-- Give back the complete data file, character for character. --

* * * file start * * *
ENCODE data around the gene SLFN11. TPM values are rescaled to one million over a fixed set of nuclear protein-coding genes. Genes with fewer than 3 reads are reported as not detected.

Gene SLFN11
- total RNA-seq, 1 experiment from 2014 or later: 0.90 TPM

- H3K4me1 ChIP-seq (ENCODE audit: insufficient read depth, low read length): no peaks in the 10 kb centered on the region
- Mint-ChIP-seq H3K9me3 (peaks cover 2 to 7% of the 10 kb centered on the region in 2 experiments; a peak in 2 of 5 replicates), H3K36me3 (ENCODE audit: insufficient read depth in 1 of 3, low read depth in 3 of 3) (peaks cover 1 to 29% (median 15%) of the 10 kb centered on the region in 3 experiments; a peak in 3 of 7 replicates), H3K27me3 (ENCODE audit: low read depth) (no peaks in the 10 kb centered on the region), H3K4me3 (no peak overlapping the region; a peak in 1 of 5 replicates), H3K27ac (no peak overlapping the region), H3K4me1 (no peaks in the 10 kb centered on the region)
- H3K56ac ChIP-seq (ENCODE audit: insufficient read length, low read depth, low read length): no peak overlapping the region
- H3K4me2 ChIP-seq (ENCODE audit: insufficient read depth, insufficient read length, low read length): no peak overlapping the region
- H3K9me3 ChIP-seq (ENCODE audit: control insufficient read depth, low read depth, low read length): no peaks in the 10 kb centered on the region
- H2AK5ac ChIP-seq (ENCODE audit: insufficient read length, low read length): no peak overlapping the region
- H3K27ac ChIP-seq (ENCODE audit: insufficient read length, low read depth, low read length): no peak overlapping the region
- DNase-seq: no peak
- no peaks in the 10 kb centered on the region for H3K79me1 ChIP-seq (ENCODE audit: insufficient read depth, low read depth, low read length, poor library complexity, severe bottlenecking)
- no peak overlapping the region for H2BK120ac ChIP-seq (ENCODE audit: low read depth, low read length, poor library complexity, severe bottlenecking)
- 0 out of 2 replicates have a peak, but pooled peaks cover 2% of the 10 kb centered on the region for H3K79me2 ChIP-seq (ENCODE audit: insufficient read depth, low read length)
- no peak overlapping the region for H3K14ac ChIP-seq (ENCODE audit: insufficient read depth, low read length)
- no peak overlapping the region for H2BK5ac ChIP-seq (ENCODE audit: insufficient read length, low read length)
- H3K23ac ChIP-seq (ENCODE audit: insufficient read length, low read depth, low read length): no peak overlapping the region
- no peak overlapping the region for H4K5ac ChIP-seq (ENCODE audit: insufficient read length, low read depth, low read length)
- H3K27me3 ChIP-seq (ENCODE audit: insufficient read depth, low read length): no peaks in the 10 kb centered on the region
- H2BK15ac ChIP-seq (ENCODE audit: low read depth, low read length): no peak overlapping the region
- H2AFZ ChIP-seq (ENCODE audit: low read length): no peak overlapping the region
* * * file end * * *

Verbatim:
ENCODE data around the gene SLFN11. TPM values are rescaled to one million over a fixed set of nuclear protein-coding genes. Genes with fewer than 3 reads are reported as not detected.

Gene SLFN11
- total RNA-seq, 1 experiment from 2014 or later: 0.90 TPM

- H3K4me1 ChIP-seq (ENCODE audit: insufficient read depth, low read length): no peaks in the 10 kb centered on the region
- Mint-ChIP-seq H3K9me3 (peaks cover 2 to 7% of the 10 kb centered on the region in 2 experiments; a peak in 2 of 5 replicates), H3K36me3 (ENCODE audit: insufficient read depth in 1 of 3, low read depth in 3 of 3) (peaks cover 1 to 29% (median 15%) of the 10 kb centered on the region in 3 experiments; a peak in 3 of 7 replicates), H3K27me3 (ENCODE audit: low read depth) (no peaks in the 10 kb centered on the region), H3K4me3 (no peak overlapping the region; a peak in 1 of 5 replicates), H3K27ac (no peak overlapping the region), H3K4me1 (no peaks in the 10 kb centered on the region)
- H3K56ac ChIP-seq (ENCODE audit: insufficient read length, low read depth, low read length): no peak overlapping the region
- H3K4me2 ChIP-seq (ENCODE audit: insufficient read depth, insufficient read length, low read length): no peak overlapping the region
- H3K9me3 ChIP-seq (ENCODE audit: control insufficient read depth, low read depth, low read length): no peaks in the 10 kb centered on the region
- H2AK5ac ChIP-seq (ENCODE audit: insufficient read length, low read length): no peak overlapping the region
- H3K27ac ChIP-seq (ENCODE audit: insufficient read length, low read depth, low read length): no peak overlapping the region
- DNase-seq: no peak
- no peaks in the 10 kb centered on the region for H3K79me1 ChIP-seq (ENCODE audit: insufficient read depth, low read depth, low read length, poor library complexity, severe bottlenecking)
- no peak overlapping the region for H2BK120ac ChIP-seq (ENCODE audit: low read depth, low read length, poor library complexity, severe bottlenecking)
- 0 out of 2 replicates have a peak, but pooled peaks cover 2% of the 10 kb centered on the region for H3K79me2 ChIP-seq (ENCODE audit: insufficient read depth, low read length)
- no peak overlapping the region for H3K14ac ChIP-seq (ENCODE audit: insufficient read depth, low read length)
- no peak overlapping the region for H2BK5ac ChIP-seq (ENCODE audit: insufficient read length, low read length)
- H3K23ac ChIP-seq (ENCODE audit: insufficient read length, low read depth, low read length): no peak overlapping the region
- no peak overlapping the region for H4K5ac ChIP-seq (ENCODE audit: insufficient read length, low read depth, low read length)
- H3K27me3 ChIP-seq (ENCODE audit: insufficient read depth, low read length): no peaks in the 10 kb centered on the region
- H2BK15ac ChIP-seq (ENCODE audit: low read depth, low read length): no peak overlapping the region
- H2AFZ ChIP-seq (ENCODE audit: low read length): no peak overlapping the region